The first step towards implementing an enterprise approach to integration is to define the terminology used by each department and their business systems. This exercise includes mapping of the attributes between systems and documenting the allowed values. Relationships between the attributes should also be captured, such as “one-to-many” and “many-to-one”.
  • Use embedded metadata – standard and custom
    Adobe’s XMP is the industry standard for formatting metadata. It is used in JPGs created by most cameras and previous metadata standards have adopted XMP versions. The current standards contain fields for common elements (especially for photography and publishing) but the power of XMP is the ability to define your own custom schema and tags. Custom fields are used to store your taxonomy and vocabulary.
  • Use system’s API’s (RESTful and SOAP if you haven’t upgraded in a while)
    It used to be common for business systems to have an “open” database. This allowed integration to be accomplished at the database level. Today it is more common for the vendor to supply Application Programming Interfaces (APIs). These API’s are now adopting industry standard so integration can be performed more easily and in a more generic fashion. The first standard to become popular in recent years was SOAP but this has rapidly been replaced by RESTful APIs. In both cases the syntax is similar to XML (as in the XMP standard), allowing straightforward implementations.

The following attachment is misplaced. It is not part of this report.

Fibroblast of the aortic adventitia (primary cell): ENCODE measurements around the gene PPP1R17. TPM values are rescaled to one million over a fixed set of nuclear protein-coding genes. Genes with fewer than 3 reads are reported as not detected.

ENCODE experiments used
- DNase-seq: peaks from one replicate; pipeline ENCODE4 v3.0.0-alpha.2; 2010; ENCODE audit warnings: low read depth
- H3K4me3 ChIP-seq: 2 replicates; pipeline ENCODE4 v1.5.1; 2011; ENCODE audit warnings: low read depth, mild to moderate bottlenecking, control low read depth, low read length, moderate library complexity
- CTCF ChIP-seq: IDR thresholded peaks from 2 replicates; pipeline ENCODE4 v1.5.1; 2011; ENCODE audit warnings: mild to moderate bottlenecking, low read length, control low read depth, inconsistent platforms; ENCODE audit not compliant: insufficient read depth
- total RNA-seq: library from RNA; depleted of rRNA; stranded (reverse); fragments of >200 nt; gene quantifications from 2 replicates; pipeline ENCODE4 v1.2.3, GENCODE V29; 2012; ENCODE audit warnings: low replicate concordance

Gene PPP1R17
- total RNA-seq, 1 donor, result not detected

• Collect metadata early at origin
    To make this integration support your workflow, metadata needs to be collected as early as possible; collect all the attributes that are known at creation and add new ones as soon as they can be identified. Make the data collection as easy and non-obtrusive as possible – the fewer keystrokes the better. 
  • Define common metadata with subsets for user groups/departments
    As you collect metadata, you need to keep the dialogs as uncluttered as possible. You want to provide the user with only the attribute fields they are concerned with. The file may have many more fields embedded, but the user doesn’t need to see or deal with all of them. Typically you can divide the attributes up by user group or workflow task. This makes user adoption much easier.

hub

An Ideal Scenario